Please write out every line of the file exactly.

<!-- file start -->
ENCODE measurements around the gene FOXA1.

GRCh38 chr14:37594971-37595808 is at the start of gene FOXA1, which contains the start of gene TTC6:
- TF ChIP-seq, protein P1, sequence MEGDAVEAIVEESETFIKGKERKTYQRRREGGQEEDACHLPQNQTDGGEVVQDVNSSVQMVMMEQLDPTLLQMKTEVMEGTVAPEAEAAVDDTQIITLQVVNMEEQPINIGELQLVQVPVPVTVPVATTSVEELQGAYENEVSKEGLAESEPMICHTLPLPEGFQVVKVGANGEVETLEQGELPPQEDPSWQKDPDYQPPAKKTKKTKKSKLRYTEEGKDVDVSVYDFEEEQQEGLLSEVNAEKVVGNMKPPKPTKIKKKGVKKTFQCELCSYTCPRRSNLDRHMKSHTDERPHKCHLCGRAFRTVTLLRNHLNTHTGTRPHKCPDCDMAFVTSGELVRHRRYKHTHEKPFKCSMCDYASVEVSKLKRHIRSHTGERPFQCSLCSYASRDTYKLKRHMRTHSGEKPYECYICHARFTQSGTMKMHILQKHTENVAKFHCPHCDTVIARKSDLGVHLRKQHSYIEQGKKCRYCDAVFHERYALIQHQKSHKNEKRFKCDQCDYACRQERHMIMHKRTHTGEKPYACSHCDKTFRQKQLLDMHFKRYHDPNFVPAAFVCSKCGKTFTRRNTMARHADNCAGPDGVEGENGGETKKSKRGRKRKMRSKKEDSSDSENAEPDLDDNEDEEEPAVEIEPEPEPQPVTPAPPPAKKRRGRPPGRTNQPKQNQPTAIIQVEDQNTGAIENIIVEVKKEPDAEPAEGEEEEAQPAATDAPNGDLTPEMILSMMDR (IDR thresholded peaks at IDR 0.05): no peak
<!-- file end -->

ENCODE measurements around the gene FOXA1.

GRCh38 chr14:37594971-37595808 is at the start of gene FOXA1, which contains the start of gene TTC6:
- TF ChIP-seq, protein P1, sequence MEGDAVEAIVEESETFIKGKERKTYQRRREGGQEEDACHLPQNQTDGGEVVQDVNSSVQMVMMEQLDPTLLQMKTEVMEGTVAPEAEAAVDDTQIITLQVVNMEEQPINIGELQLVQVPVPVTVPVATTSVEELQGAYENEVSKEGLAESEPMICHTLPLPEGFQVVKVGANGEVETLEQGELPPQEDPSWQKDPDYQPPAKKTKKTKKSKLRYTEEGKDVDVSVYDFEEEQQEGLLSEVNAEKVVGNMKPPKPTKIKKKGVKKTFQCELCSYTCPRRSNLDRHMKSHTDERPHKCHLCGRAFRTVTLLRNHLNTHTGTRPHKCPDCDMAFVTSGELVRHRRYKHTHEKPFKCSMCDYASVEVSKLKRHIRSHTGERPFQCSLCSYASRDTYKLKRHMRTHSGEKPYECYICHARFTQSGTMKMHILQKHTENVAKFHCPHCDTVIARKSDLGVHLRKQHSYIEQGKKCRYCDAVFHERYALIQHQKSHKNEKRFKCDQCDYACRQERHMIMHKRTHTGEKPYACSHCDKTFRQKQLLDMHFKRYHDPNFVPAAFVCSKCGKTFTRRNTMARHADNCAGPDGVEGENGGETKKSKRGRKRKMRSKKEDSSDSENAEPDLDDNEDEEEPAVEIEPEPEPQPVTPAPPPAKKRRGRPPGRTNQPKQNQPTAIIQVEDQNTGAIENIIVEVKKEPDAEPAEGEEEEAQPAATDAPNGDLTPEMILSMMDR (IDR thresholded peaks at IDR 0.05): no peak